About Implant Dentistry
Dental implants provide a strong foundation for permanent or removable prosthesis (replacement teeth) that are made to match your natural teeth. They are manufactured from biologically neutral pure Titanium or titanium alloys, that is accepted by the human body and these implants fuse with the jawbone to form a secure foundation for tooth replacement.It reduces the chance of cores with prolong success rate.
Why it’s done
Dental implants are surgically placed in your jawbone, where they serve as the roots of missing teeth. Because the titanium in the implants fuses with your jawbone, the implants won’t slip, make noise or cause bone damage the way fixed bridgework or dentures might. And the materials can’t decay like your own teeth that support regular bridgework can.
In general, dental implants may be right for you if you:
• Have one or more missing teeth
• Have a jawbone that’s reached full growth
• Have adequate bone to secure the implants or are able to have a bone graft
• Have healthy oral tissues
• Don’t have health conditions that will affect bone healing
• Are unable or unwilling to wear dentures
• Want to improve your speech
• Are willing to commit several months to the process
• Don’t smoke tobacco
The planning process for dental implants may involve a variety of specialists, including a doctor who specializes in conditions of the mouth, jaw and face (oral and maxillofacial surgeon), a dentist specializing in treating structures that support the teeth, such as gums and bones (periodontist), a dentist who designs and fits artificial teeth (prosthodontist), or occasionally an ear, nose and throat (ENT) specialist.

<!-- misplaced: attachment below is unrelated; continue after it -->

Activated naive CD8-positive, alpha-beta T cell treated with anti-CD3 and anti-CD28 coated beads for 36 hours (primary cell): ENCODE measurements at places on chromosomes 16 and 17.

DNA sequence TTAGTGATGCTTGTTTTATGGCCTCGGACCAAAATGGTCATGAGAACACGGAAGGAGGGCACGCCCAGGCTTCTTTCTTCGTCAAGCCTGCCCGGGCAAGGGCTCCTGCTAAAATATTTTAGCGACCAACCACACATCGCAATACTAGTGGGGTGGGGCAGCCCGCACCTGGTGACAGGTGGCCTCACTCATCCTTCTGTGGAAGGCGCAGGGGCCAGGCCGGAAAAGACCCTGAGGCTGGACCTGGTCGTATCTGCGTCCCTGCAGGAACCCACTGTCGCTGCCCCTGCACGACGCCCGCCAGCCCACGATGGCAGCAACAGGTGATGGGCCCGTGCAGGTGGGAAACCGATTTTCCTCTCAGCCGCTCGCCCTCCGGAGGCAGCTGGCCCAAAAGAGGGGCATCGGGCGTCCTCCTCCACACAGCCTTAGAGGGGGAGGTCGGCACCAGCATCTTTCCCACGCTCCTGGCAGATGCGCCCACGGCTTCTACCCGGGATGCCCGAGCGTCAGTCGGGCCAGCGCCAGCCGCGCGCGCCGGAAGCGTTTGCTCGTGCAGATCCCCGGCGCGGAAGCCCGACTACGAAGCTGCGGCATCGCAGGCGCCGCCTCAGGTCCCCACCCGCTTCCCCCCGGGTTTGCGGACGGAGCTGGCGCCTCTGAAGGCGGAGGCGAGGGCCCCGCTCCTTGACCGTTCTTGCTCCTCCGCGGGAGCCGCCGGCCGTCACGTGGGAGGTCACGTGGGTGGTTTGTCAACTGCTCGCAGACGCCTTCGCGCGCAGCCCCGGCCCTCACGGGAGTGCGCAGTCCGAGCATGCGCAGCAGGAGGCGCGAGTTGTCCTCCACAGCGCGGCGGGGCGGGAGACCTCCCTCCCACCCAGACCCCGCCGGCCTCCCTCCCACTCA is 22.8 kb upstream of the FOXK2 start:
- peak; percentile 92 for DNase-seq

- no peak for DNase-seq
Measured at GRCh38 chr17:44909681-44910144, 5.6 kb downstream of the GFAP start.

Because dental implants require one or more surgical procedures, you must have a thorough evaluation to prepare for the process, including a:
• Comprehensive dental exam: You may have dental X-rays and 3D images taken, and have models made of your teeth and jaw.
• Review of your medical history: Tell your doctor about any medical conditions and any medications you take, including prescription and over-the-counter drugs and supplements. If you have certain heart conditions or orthopedic implants, your doctor may prescribe antibiotics before surgery to help prevent infection.
• Treatment plan: Tailored to your situation, this plan takes into account factors such as how many teeth you need replaced and the condition of your jawbone and remaining teeth.
To control pain, anesthesia options during surgery include local anesthesia, sedation or general anesthesia. Talk to your dental specialist about which option is best for you. Your dental care team will instruct you about eating and drinking before surgery, depending on what type of anesthesia you have. If you’re having sedation or general anesthesia, plan to have someone take you home after surgery and expect to rest for the remainder of the day.